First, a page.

The Future of Omnichannel Retail: 3 Roles Brands Will Rely On

Mar 21, 2017 — Marty Yaskowich
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Omnichannel strategies are becoming increasingly integral to retail marketing and established job titles are shifting accordingly.

These roles might be performed at brick-and-mortar stores, within corporate offices, or remotely—regardless of where your omnichannel experts are based, their changing job descriptions reflect dramatic shifts to retail technology and shopper habits. With omnichannel marketing quickly becoming a necessity for any successful retailer, here are three roles that will likely proliferate in the coming years.

Chief Omnichannel Officer

Many businesses already have a Chief Digital Officer—big retailers such as Target, Vitamin Shoppe, and Boot Barn all hired CDOs in 2016. The CDO has to understand the responsibilities of many departments—merchandising, supply chain, IT—and push for change. But the CDO's work increasingly involves omnichannel practices. A Chief Digital Officer focuses on the customer journey: the steps that the individual shopper takes on their way towards making a purchase, and how technology can assist that process.

The role of Chief Digital Officer has typically been understood as an executive who expands an organization from a brick-and-mortar business to an electronic business. In practice, however, CDOs often implement digital strategies that work to bridge the gap between the online and offline realms, providing a more seamless overall experience. As omnichannel strategies become more and more important, the CDO title should become "Chief Omnichannel Officer" in order to better reflect the complete set of roles and responsibilities.

Brand Ambassador

How does the focus on omnichannel strategies change the roles of in-store employees? For starters, sales associates are much more likely to become brand ambassadors. While a sales associate promotes products in-store, a brand ambassador helps inspire customers to integrate the brand into their personal identities. A brand ambassador can be an employee or a customer, but ideally your employees will be invested enough in your company to promote your products and corporate mandate through their own digital channels.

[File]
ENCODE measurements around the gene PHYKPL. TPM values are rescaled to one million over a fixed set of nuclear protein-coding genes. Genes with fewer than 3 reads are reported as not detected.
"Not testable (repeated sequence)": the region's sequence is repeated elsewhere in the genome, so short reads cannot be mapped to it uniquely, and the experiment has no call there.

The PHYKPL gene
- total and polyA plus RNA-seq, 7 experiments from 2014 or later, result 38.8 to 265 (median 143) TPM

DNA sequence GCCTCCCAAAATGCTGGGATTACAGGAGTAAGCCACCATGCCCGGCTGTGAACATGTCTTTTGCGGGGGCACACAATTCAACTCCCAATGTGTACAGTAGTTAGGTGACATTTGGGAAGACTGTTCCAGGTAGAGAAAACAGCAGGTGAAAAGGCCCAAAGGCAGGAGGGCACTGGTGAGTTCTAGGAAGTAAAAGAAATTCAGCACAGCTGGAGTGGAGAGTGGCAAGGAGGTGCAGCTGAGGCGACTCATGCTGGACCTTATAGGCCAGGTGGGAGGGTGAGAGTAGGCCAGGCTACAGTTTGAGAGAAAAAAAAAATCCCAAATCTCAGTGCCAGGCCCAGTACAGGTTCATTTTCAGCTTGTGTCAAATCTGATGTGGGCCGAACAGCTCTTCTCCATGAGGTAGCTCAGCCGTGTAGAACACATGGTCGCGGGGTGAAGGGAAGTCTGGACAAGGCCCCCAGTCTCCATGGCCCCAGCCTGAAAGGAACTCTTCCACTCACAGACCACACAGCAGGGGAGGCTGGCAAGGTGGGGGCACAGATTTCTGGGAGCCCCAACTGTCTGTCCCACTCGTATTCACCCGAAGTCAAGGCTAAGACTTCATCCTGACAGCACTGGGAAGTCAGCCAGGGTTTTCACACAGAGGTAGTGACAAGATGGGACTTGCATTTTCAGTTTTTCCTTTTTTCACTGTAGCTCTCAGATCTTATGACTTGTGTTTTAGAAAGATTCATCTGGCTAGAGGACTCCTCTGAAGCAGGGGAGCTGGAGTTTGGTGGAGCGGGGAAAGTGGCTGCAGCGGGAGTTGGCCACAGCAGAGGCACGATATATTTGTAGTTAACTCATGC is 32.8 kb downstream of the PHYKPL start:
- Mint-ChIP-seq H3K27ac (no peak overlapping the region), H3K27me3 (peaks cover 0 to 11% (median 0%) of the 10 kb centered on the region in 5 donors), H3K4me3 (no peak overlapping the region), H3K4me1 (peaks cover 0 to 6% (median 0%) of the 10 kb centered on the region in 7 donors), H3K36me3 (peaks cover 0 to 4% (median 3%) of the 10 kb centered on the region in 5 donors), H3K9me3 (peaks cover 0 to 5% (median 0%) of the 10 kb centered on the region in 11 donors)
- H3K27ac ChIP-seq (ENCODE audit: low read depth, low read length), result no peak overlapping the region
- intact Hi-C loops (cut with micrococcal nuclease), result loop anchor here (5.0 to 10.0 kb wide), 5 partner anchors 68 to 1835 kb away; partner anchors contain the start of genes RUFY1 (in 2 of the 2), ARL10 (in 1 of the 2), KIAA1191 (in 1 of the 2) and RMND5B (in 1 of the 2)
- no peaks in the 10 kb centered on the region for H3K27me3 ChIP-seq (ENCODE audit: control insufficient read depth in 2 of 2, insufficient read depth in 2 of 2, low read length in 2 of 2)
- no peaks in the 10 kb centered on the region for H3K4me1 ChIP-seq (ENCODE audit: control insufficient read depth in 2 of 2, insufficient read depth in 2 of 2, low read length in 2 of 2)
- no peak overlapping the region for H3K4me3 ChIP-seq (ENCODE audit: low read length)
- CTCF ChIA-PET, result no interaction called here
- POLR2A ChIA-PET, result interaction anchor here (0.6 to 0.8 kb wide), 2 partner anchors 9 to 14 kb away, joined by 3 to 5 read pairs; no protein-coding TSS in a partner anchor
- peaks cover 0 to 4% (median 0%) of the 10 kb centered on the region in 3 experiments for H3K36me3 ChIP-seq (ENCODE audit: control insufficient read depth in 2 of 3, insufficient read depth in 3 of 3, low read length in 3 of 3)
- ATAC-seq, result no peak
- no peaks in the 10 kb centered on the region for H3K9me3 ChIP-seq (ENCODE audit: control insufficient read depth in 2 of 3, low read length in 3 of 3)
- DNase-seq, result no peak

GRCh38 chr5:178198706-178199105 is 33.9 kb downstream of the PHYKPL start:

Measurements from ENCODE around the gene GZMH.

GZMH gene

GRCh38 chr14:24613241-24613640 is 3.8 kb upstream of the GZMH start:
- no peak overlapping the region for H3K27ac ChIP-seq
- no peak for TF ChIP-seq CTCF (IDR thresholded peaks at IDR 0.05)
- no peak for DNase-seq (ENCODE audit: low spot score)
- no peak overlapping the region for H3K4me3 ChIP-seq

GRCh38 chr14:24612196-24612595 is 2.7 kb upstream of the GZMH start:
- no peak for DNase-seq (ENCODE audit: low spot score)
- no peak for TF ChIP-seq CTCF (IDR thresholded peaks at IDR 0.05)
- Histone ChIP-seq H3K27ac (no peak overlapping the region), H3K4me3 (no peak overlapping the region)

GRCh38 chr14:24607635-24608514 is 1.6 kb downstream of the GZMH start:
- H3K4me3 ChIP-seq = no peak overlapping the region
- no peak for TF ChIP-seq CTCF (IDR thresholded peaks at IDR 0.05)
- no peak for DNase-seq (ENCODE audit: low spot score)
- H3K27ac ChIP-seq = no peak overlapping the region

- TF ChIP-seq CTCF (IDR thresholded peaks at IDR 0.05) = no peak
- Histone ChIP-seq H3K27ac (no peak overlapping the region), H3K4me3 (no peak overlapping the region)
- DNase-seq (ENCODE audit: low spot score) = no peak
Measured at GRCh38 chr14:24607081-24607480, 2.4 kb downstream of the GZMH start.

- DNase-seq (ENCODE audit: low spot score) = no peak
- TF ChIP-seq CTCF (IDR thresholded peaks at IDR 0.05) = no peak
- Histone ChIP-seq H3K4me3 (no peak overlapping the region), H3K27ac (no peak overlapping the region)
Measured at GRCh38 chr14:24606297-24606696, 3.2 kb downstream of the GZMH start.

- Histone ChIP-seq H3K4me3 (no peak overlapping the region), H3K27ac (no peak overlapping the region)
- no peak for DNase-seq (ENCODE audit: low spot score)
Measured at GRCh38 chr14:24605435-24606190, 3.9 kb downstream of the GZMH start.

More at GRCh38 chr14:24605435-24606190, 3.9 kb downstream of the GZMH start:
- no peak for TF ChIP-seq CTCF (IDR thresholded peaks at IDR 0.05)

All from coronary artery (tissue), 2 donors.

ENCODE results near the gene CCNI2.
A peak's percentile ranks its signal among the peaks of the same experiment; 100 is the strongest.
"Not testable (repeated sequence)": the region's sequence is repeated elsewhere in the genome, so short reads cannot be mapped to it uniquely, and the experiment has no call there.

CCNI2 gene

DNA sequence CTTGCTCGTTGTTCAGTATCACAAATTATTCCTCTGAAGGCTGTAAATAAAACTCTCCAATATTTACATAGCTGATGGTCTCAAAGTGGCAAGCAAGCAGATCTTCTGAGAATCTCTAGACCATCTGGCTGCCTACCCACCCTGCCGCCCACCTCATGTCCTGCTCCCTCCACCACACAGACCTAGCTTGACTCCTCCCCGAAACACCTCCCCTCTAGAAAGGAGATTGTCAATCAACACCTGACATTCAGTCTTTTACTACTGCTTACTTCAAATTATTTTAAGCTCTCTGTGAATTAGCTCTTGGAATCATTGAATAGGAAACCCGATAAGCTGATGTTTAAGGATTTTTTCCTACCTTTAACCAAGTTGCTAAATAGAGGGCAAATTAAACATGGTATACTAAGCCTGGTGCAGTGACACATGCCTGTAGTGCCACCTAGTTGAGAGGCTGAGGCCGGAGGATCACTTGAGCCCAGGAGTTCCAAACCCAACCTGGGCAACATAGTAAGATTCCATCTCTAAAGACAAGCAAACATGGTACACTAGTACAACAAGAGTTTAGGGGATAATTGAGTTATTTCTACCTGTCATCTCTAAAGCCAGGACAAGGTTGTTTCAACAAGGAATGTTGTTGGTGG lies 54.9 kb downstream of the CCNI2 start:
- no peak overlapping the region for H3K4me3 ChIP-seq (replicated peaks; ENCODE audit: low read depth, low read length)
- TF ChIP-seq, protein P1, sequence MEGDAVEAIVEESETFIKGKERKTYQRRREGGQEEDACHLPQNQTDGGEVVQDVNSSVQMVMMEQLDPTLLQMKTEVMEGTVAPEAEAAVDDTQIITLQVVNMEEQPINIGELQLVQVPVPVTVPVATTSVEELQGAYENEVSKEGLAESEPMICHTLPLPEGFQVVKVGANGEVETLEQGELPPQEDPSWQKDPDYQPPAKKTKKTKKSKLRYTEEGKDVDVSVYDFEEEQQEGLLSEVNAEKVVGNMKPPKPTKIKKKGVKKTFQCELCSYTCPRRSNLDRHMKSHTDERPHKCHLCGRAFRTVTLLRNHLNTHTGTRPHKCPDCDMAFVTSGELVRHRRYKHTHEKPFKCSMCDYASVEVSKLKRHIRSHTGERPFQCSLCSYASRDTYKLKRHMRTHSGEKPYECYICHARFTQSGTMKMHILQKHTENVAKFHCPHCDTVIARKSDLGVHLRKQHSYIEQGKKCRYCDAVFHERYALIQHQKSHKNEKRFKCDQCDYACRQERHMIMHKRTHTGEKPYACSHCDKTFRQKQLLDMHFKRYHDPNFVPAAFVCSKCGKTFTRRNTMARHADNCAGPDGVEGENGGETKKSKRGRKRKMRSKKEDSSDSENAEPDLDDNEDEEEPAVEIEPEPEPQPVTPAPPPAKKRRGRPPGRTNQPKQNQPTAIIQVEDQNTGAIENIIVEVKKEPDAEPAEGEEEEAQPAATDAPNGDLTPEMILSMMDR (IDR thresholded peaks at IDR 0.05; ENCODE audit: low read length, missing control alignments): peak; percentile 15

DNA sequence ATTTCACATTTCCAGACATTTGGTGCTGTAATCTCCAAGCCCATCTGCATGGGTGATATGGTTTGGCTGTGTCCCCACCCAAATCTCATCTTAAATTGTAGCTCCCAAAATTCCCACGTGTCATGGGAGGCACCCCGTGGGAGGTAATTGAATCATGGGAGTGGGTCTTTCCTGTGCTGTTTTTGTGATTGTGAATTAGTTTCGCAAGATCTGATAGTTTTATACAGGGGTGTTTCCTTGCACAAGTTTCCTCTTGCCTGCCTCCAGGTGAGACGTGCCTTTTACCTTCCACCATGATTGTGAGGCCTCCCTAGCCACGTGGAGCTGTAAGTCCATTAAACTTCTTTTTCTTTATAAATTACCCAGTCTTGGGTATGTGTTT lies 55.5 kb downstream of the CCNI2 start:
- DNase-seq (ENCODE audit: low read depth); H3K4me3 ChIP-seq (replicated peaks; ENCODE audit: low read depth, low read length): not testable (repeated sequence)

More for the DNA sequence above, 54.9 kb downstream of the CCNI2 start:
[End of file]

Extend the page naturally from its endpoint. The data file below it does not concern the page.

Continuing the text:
Omnichannel strategies place an emphasis on the consumer experience and brand ambassadors demonstrate the quality of life that consumers can get from their product. As this type of marketing becomes more common, store associates and team leaders may find their roles changed to reflect these online expectations.

Director of Omnichannel

This impressive position would be useful for establishing a focus on omnichannel from the very top. Director of Omnichannel would be a senior role that reports to the CEO—rather than, say, to the VP of Store Operations. This would ensure that integrating online and offline channels remains a daily priority shaping the entire firm's agenda. Having a Director of Omnichannel is also a good way to reflect a company's dedication to cross-channel marketing.

A Director of Omnichannel institutionalizes the notion that the digital and physical realms are integrated, not segregated. They can help executives determine how to allocate resources among the firm's various departments and ensure consistency across online and offline efforts.

The Value of Omnichannel

Omnichannel marketing has already become central to the retail industry. As the landscape continuously shifts, retailers need to make sure that their job titles reflect the innovation and technology that exists at the core of their companies.

Want to ensure your company is making the most of its omnichannel strategies? Learn more about how to optimize your marketing efforts across all channels.

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Photo: Shutterstock / everything possible

Topics: Retail Operations, Wireless Trends, Omnichannel Retail

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